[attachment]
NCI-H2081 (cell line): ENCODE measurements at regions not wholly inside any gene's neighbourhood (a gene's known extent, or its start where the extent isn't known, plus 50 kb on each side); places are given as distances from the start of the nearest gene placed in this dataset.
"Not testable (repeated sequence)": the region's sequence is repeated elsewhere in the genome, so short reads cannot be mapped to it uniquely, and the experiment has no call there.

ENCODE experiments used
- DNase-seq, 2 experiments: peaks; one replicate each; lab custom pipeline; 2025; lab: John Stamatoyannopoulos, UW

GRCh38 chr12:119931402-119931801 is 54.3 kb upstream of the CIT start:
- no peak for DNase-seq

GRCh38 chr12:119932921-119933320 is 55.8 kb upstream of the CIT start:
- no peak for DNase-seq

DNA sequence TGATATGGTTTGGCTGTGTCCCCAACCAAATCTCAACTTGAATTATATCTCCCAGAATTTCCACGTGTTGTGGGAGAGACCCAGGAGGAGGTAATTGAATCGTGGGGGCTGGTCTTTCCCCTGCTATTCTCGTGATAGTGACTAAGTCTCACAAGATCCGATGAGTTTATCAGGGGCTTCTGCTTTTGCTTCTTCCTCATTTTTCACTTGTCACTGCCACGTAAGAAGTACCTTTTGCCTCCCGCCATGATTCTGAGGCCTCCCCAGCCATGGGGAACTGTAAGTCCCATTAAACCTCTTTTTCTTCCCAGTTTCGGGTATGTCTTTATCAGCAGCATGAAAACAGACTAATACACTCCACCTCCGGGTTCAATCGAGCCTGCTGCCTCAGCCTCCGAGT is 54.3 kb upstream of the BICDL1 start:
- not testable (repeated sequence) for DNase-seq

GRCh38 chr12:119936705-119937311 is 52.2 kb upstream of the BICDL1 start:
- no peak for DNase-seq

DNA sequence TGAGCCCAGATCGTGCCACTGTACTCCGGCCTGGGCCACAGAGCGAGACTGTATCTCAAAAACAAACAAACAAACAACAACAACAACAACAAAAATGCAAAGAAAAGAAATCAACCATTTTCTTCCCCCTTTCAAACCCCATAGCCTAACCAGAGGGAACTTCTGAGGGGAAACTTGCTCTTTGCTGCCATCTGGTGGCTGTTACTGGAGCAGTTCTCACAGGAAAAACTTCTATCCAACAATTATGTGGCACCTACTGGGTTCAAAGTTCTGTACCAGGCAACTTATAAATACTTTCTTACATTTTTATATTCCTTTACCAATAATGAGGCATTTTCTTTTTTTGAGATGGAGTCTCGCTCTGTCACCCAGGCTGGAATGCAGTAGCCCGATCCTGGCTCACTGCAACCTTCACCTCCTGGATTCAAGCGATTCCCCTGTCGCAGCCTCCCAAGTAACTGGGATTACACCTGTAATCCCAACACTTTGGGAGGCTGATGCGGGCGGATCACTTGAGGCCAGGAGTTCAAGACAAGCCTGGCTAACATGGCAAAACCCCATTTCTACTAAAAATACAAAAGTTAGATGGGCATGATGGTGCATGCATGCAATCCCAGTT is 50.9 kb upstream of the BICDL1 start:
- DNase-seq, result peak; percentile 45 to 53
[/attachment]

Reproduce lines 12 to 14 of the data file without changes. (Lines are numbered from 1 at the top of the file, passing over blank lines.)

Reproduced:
- no peak for DNase-seq

DNA sequence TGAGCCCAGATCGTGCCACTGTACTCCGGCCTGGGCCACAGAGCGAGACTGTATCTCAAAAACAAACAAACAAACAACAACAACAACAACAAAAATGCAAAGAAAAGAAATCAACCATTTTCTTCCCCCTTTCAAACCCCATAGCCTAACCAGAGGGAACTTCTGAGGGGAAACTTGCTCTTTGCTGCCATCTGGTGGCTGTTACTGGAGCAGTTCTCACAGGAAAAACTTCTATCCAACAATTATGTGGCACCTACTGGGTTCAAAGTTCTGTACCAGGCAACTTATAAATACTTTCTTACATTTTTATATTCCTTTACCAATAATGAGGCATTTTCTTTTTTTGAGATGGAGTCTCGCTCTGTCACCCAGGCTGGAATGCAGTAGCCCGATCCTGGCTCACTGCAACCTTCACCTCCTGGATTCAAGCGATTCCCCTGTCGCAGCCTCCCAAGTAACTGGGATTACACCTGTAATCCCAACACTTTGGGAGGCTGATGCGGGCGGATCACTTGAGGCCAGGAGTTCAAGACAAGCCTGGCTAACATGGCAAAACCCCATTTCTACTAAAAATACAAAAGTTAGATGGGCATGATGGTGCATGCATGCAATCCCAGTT is 50.9 kb upstream of the BICDL1 start:
- DNase-seq, result peak; percentile 45 to 53